ORAL HEALTH EVIDENCE-BASED PRACTICE PROGRAM
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Title Simple Maxillary Teeth Extractions Can Be Successfully Performed Without Including a Palatal Injection
Clinical Question In healthy patients undergoing maxillary teeth extractions, can local anesthesia without palatal injections result in successful extractions with equivalent or reduced discomfort felt by the patient compared to when palatal injections are included?
Clinical Bottom Line In healthy patients undergoing simple non-surgical maxillary teeth extractions, local anesthesia without palatal injections can be a successful method in performing these extractions. Adequate anesthesia, including anesthesia to the palatal tissues, can be achieved without the use of a direct palatal injection.
Best Evidence (you may view more info by clicking on the PubMed ID link)
PubMed ID Author / Year Patient Group Study type
(level of evidence)
#1) 22414352Janjua/2012200 patients requiring simple maxillary extractionsRandomized Controlled Trial
Key resultsBoth the Faces Pain Scale (FPS) and Visual Analogue Scale (VAS) showed that during the injections, patients experienced less pain during transpapillary injections (FPS: 0.77 +/- 0.07; VAS: 1.07+/- 0.09) compared to palatal injections (FPS: 2.52 +/- 0.08; VAS: 4.14 +/- 0.14). These results were shown to be statistically significant (p<.001). Also, The FPS and VAS scales showed that during extractions, there was little to no difference in pain experienced when only transpapillary injections were used as anesthesia (FPS: 0.26 +/- 0.06; VAS: 0.38 +/- 0.09) compared to when palatal injections were included (FPS: 0.29 +/- 0.07; VAS: 0.34 +/- 0.09). These results were shown to be statistically insignificant (p = 0.76)
#2) 24010986Yadav/2013200 patients with no systemic diseases affecting extractions or impacted 3rd molarsRandomized Controlled Trial
Key resultsThere was found to be no statistically significant difference (FPS: p = 0.44; VAS: p = 0.75) between the Faces Pain Scale (FPS) and Visual Analogue Scale (VAS) scores of patients during extractions when only a single mucobuccal injection was given (FPS: Mean = 0.98, STD = 1.79; VAS: Mean = 5.3, STD = 11.71) compared to when a mucobuccal and palatal injection were given (FPS: Mean = 0.8, STD = 1.5; VAS: Mean= 4.82, STD = 9.72).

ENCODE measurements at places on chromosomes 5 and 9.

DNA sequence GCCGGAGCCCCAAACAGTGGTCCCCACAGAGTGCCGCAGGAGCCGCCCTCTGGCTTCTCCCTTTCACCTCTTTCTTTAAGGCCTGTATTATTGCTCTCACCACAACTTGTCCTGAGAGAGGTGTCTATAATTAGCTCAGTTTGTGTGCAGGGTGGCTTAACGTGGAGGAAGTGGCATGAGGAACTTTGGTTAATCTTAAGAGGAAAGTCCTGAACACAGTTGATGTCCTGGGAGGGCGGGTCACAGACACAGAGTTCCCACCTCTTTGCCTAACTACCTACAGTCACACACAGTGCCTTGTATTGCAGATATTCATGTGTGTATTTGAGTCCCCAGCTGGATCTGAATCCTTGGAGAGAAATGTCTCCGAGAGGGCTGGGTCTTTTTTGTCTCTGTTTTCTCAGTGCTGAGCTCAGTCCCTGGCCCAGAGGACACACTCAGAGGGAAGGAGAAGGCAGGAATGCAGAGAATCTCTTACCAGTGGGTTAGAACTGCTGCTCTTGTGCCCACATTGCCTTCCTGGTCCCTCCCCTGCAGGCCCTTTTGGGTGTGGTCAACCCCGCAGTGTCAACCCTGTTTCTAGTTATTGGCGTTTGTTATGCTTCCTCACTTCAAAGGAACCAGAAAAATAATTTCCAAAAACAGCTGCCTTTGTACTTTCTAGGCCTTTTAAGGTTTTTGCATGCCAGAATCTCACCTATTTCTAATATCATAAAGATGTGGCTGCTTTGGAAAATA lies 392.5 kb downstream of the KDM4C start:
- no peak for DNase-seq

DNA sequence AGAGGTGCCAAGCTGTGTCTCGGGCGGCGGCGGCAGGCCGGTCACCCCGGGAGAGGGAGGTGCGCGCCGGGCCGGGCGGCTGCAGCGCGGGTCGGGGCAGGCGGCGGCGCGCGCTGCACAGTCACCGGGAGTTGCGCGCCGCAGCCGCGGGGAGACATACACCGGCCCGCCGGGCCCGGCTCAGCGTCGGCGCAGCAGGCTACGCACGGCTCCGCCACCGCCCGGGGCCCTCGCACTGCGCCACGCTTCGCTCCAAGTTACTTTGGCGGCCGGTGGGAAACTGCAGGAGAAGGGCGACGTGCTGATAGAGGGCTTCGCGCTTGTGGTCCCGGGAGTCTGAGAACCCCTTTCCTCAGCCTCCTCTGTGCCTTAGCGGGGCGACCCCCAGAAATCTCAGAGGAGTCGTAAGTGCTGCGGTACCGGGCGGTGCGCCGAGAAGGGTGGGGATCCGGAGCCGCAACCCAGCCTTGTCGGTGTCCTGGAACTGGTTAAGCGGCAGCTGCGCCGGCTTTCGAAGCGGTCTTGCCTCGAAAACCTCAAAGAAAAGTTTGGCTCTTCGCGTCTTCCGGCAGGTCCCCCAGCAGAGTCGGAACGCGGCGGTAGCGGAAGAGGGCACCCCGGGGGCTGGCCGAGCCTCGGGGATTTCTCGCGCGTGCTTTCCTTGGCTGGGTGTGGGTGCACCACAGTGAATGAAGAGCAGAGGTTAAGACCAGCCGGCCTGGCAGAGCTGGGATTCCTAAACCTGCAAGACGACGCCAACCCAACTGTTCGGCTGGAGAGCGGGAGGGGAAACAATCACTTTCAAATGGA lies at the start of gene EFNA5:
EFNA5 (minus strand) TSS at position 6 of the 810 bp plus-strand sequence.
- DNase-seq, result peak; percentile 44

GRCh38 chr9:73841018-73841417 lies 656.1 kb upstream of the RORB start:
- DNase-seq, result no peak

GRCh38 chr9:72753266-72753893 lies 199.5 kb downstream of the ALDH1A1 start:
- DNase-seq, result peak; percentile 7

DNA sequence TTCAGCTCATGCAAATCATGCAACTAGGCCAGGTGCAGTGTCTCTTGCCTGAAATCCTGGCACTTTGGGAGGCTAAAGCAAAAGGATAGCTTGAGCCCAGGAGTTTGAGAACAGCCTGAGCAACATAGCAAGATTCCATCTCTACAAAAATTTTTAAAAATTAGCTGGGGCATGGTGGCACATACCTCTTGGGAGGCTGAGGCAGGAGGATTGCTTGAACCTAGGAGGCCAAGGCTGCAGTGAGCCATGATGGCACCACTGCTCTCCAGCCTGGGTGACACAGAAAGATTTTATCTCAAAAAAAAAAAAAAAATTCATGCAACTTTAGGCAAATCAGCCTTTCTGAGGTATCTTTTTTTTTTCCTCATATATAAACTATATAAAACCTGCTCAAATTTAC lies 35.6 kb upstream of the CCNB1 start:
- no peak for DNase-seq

Evidence Search ("Anesthesia, Local"[Mesh] AND "Pain"[Mesh]) AND "Mouth"[Mesh] AND (Clinical Trial, Phase IV[ptyp] OR Randomized Controlled Trial[ptyp])
Comments on
The Evidence
Validity: Both studies were Randomized controlled trials with a similar patient pool in regards to health, had over 80% completion rates, and no bias was detected. It was undetectable whether Janjua (2012) included an independent observer for FPS and VAS measurements. The main difference was that Janjua (2012) excluded 2nd and 3rd molar extractions, while Yaday (2013) focused on 3rd molar extractions. Perspective: The evidence disagrees with current teaching standards of administering palatal injections during maxillary teeth extractions in addition to the respective nerve blocks.
Applicability The patient pool is representative of an average healthy patient pool with no bias between males and females, and ages ranging from 10-70 years. Evidence shows that the clinician can successfully perform simple non-surgical maxillary teeth extractions excluding the notorious palatal injection and achieve no difference in discomfort for the patient during the extractions, while also achieving adequate anesthesia to all tissues surrounding teeth to be extracted. As pain is arbitrarily experienced differently from patient-to-patient, clinical judgment is critical in applying these findings.
Specialty/Discipline (General Dentistry) (Oral Surgery) (Periodontics) (Restorative Dentistry)
Keywords Local Anesthesia, Teeth Extractions, Maxilla
ID# 3007
Date of submission: 03/11/2016spacer
E-mail lopezc12@livemail.uthscsa.edu
Author Christian Lopez
Co-author(s)
Co-author(s) e-mail
Faculty mentor/Co-author Gregory Spackman, DDS, MBA
Faculty mentor/Co-author e-mail Spackman@uthscsa.edu
Basic Science Rationale
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Comments on the CAT
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